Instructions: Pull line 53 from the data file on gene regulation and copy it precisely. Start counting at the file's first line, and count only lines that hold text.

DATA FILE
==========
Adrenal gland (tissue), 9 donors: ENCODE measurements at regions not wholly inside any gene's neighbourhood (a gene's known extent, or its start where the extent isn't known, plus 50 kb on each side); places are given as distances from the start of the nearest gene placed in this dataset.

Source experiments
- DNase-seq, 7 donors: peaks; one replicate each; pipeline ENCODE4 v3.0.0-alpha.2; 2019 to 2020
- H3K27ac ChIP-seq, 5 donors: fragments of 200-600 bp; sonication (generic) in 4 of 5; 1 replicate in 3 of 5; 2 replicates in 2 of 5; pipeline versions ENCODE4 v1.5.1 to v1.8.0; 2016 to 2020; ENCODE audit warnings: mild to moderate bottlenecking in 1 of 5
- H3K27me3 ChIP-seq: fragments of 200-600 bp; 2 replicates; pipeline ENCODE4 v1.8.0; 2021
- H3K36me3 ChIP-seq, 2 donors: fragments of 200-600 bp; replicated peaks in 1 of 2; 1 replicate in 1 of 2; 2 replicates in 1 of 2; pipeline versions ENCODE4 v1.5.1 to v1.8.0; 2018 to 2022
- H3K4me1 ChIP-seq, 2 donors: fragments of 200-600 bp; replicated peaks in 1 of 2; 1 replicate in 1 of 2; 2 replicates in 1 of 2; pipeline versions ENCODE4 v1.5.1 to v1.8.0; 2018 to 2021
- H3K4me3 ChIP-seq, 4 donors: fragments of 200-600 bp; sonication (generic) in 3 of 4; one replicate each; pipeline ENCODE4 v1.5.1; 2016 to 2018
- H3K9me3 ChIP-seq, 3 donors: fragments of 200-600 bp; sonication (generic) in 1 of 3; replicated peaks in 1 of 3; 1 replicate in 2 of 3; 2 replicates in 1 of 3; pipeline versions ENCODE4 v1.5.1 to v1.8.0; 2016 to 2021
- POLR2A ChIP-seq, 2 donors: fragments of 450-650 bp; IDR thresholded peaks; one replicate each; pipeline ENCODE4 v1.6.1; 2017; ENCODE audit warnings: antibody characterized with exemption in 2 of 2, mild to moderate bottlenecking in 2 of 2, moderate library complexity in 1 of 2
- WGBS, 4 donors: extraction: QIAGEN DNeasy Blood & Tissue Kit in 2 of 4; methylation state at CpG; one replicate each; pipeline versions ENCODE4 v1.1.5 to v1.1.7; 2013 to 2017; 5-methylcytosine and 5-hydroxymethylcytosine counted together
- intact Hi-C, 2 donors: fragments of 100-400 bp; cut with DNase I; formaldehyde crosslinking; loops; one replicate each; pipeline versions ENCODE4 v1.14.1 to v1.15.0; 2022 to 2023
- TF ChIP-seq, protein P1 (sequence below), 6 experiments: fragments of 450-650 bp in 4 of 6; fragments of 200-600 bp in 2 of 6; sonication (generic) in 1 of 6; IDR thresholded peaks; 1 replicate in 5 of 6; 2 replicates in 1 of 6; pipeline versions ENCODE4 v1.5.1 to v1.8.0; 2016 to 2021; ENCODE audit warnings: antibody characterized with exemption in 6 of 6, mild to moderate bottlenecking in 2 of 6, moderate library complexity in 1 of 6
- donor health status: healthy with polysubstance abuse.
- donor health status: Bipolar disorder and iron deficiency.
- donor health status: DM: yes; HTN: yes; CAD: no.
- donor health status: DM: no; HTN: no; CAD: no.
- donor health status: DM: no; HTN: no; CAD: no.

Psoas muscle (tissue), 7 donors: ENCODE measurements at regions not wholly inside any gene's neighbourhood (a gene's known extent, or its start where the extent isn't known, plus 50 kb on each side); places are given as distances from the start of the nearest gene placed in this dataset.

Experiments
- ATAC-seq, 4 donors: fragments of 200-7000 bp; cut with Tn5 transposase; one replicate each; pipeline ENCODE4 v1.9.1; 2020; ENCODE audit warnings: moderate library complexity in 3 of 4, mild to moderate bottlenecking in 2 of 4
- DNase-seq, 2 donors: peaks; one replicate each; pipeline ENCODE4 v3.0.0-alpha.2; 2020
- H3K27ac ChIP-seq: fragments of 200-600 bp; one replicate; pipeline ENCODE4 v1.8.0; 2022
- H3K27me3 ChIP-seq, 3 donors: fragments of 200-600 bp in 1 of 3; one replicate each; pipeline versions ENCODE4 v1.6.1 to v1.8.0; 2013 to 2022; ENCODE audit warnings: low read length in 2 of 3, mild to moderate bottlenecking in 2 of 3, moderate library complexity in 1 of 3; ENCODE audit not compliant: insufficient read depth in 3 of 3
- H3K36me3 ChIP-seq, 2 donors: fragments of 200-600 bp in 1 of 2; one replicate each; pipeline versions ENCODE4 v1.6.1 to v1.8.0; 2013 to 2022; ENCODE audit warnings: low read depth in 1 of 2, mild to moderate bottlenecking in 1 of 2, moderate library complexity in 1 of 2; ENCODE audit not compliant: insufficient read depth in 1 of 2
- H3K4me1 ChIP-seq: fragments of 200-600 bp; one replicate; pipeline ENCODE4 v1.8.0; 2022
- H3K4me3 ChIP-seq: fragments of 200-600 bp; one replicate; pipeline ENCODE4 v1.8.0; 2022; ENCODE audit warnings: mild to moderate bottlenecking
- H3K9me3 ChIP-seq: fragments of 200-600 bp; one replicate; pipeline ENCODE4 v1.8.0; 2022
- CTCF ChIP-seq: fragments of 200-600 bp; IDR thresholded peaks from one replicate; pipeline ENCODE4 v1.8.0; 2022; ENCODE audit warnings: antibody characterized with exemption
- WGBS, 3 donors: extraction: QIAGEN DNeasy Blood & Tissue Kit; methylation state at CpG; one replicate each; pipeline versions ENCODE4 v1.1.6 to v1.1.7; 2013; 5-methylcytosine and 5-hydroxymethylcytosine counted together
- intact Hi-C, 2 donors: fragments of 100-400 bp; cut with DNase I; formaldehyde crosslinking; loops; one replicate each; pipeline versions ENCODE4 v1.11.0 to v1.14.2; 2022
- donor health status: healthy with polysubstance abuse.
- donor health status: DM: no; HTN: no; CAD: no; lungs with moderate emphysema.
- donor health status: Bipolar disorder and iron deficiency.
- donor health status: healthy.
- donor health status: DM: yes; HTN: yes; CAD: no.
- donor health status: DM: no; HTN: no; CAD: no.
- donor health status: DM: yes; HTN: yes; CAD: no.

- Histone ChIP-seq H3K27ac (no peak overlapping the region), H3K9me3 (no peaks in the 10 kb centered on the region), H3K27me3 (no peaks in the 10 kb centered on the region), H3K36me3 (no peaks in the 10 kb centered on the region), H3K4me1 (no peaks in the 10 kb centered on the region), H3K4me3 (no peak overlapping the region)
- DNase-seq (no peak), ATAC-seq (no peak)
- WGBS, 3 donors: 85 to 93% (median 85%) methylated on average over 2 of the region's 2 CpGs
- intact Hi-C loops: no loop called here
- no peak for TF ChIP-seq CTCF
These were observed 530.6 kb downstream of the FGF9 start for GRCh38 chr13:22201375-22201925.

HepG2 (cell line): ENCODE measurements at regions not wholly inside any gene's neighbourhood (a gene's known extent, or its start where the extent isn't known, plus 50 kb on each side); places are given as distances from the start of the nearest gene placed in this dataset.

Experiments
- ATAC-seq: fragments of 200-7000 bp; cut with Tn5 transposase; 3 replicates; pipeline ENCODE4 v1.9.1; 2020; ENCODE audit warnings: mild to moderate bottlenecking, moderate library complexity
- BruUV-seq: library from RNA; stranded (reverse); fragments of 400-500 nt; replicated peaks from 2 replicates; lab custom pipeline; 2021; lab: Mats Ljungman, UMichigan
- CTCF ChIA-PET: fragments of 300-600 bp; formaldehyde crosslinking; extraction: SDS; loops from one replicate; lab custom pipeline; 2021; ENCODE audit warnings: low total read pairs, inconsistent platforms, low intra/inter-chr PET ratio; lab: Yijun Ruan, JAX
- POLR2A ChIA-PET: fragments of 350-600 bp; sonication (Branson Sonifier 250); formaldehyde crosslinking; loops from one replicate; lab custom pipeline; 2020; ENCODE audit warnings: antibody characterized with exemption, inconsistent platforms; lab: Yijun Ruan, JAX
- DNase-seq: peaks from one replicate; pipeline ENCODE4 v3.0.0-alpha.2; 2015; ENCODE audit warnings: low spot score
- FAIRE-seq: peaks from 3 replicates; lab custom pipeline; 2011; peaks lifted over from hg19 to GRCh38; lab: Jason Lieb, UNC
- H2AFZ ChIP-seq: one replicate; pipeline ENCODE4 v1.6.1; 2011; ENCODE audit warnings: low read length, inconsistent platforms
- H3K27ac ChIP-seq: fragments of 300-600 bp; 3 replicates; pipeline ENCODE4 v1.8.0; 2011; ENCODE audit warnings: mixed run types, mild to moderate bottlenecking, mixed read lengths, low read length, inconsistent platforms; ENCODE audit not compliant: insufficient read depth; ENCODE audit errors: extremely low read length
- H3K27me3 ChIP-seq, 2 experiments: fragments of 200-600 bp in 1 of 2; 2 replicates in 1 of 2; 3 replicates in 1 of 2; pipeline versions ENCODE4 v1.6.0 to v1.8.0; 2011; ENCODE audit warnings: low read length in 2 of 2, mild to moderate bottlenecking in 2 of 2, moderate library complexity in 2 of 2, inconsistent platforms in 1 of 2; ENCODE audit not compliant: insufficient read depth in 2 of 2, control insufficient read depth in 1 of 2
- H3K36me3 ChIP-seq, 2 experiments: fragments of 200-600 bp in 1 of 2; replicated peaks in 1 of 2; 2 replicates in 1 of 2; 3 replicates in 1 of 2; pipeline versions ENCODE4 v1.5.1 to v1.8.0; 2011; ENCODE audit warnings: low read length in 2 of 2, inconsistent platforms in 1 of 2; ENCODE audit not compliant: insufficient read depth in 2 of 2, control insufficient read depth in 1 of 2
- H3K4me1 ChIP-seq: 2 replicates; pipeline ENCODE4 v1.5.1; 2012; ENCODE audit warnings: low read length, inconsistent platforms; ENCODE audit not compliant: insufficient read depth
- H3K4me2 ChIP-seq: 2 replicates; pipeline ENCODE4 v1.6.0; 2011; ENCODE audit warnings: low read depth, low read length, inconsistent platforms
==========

- H2AFZ ChIP-seq: one replicate; pipeline ENCODE4 v1.6.1; 2011; ENCODE audit warnings: low read length, inconsistent platforms